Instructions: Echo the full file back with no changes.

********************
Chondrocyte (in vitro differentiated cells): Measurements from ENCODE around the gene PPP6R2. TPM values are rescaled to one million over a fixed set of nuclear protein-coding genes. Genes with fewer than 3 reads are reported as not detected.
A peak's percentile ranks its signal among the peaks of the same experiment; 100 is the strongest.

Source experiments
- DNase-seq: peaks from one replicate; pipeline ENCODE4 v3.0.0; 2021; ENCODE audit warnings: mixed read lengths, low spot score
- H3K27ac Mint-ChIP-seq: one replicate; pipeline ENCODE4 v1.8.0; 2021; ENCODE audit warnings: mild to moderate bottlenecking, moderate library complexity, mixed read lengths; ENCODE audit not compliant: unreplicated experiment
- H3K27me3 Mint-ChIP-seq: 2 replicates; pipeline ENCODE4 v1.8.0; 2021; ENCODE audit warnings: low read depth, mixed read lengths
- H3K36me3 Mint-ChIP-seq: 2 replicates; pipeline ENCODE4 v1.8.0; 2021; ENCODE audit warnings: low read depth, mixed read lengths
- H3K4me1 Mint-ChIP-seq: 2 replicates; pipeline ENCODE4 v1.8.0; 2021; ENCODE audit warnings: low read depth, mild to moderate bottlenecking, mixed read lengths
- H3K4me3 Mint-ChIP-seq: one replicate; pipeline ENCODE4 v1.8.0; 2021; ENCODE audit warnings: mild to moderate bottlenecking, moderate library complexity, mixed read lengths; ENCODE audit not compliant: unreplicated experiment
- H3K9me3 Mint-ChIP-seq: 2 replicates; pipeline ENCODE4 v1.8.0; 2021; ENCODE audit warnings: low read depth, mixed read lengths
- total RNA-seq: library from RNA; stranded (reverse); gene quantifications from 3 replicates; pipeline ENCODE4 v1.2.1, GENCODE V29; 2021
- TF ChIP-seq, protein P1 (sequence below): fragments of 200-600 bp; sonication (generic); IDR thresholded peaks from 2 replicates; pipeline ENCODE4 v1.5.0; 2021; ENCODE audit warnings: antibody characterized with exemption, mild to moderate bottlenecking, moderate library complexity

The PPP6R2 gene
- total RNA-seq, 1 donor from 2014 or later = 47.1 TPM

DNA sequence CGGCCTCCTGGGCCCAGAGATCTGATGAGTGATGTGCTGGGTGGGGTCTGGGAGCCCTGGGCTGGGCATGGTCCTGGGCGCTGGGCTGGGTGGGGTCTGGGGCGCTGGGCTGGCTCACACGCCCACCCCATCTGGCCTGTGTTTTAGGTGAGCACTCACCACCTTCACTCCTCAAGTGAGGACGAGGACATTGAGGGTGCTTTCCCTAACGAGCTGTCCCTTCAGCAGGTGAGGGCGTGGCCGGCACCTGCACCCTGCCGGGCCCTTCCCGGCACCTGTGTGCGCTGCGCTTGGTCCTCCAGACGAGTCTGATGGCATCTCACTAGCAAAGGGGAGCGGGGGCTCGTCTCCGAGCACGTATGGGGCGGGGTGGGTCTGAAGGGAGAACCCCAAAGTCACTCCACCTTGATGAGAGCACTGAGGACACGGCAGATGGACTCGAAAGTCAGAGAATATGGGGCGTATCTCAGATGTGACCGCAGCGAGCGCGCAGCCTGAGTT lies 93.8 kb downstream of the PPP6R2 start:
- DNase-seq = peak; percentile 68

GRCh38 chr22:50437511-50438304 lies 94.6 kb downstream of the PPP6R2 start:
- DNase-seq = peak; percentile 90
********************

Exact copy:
Chondrocyte (in vitro differentiated cells): Measurements from ENCODE around the gene PPP6R2. TPM values are rescaled to one million over a fixed set of nuclear protein-coding genes. Genes with fewer than 3 reads are reported as not detected.
A peak's percentile ranks its signal among the peaks of the same experiment; 100 is the strongest.

Source experiments
- DNase-seq: peaks from one replicate; pipeline ENCODE4 v3.0.0; 2021; ENCODE audit warnings: mixed read lengths, low spot score
- H3K27ac Mint-ChIP-seq: one replicate; pipeline ENCODE4 v1.8.0; 2021; ENCODE audit warnings: mild to moderate bottlenecking, moderate library complexity, mixed read lengths; ENCODE audit not compliant: unreplicated experiment
- H3K27me3 Mint-ChIP-seq: 2 replicates; pipeline ENCODE4 v1.8.0; 2021; ENCODE audit warnings: low read depth, mixed read lengths
- H3K36me3 Mint-ChIP-seq: 2 replicates; pipeline ENCODE4 v1.8.0; 2021; ENCODE audit warnings: low read depth, mixed read lengths
- H3K4me1 Mint-ChIP-seq: 2 replicates; pipeline ENCODE4 v1.8.0; 2021; ENCODE audit warnings: low read depth, mild to moderate bottlenecking, mixed read lengths
- H3K4me3 Mint-ChIP-seq: one replicate; pipeline ENCODE4 v1.8.0; 2021; ENCODE audit warnings: mild to moderate bottlenecking, moderate library complexity, mixed read lengths; ENCODE audit not compliant: unreplicated experiment
- H3K9me3 Mint-ChIP-seq: 2 replicates; pipeline ENCODE4 v1.8.0; 2021; ENCODE audit warnings: low read depth, mixed read lengths
- total RNA-seq: library from RNA; stranded (reverse); gene quantifications from 3 replicates; pipeline ENCODE4 v1.2.1, GENCODE V29; 2021
- TF ChIP-seq, protein P1 (sequence below): fragments of 200-600 bp; sonication (generic); IDR thresholded peaks from 2 replicates; pipeline ENCODE4 v1.5.0; 2021; ENCODE audit warnings: antibody characterized with exemption, mild to moderate bottlenecking, moderate library complexity

The PPP6R2 gene
- total RNA-seq, 1 donor from 2014 or later = 47.1 TPM

DNA sequence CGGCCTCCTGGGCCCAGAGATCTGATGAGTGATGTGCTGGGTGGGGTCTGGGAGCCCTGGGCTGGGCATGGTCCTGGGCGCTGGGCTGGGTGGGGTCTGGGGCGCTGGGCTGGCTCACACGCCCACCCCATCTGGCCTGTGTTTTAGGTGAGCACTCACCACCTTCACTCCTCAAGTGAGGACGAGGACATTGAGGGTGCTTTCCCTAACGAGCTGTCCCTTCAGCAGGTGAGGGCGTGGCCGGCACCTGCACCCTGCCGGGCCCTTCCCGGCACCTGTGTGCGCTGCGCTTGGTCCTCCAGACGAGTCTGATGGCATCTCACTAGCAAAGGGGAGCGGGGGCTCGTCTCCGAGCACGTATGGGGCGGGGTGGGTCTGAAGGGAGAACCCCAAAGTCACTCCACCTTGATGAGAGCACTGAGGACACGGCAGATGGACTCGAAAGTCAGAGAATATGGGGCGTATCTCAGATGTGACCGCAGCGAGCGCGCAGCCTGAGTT lies 93.8 kb downstream of the PPP6R2 start:
- DNase-seq = peak; percentile 68

GRCh38 chr22:50437511-50438304 lies 94.6 kb downstream of the PPP6R2 start:
- DNase-seq = peak; percentile 90